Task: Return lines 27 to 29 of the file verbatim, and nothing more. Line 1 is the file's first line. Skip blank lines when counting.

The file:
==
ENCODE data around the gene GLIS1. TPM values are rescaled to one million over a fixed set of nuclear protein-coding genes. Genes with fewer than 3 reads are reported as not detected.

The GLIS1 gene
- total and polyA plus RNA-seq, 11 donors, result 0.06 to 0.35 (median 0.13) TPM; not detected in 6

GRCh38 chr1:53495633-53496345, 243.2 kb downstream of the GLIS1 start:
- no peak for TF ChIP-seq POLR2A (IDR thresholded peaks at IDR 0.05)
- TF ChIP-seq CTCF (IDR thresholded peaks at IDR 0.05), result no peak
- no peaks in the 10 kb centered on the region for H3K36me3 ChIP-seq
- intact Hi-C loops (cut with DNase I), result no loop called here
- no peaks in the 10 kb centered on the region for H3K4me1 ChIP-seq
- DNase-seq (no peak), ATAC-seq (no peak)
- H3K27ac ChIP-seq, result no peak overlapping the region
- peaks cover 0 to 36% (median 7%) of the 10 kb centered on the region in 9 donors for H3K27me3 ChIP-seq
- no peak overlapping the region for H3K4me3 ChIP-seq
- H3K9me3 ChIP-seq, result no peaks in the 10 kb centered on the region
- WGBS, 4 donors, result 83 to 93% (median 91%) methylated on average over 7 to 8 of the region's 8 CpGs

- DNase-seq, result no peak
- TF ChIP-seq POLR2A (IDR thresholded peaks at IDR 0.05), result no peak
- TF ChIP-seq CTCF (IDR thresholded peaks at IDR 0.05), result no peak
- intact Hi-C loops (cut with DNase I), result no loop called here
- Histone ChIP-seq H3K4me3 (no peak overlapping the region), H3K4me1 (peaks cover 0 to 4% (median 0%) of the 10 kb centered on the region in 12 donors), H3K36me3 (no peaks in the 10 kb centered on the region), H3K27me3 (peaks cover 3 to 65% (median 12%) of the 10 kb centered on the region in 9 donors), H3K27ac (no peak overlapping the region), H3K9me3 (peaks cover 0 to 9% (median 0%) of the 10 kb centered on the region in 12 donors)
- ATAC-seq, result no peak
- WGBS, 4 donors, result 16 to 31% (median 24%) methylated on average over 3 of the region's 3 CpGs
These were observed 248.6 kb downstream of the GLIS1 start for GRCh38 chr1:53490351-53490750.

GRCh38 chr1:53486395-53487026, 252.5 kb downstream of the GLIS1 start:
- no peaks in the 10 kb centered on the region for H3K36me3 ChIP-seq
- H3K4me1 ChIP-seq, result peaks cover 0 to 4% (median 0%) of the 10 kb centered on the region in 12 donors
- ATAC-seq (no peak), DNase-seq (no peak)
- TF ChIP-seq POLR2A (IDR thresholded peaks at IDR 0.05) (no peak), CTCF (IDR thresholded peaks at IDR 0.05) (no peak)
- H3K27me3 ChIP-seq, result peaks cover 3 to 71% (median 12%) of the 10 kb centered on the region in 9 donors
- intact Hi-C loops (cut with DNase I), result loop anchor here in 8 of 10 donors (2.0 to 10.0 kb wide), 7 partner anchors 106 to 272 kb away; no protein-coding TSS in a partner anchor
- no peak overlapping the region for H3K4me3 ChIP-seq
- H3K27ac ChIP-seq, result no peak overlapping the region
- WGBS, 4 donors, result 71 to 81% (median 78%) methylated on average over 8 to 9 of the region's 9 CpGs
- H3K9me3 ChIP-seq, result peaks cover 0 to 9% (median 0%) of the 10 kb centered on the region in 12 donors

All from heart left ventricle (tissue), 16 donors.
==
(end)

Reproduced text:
- ATAC-seq (no peak), DNase-seq (no peak)
- TF ChIP-seq POLR2A (IDR thresholded peaks at IDR 0.05) (no peak), CTCF (IDR thresholded peaks at IDR 0.05) (no peak)
- H3K27me3 ChIP-seq, result peaks cover 3 to 71% (median 12%) of the 10 kb centered on the region in 9 donors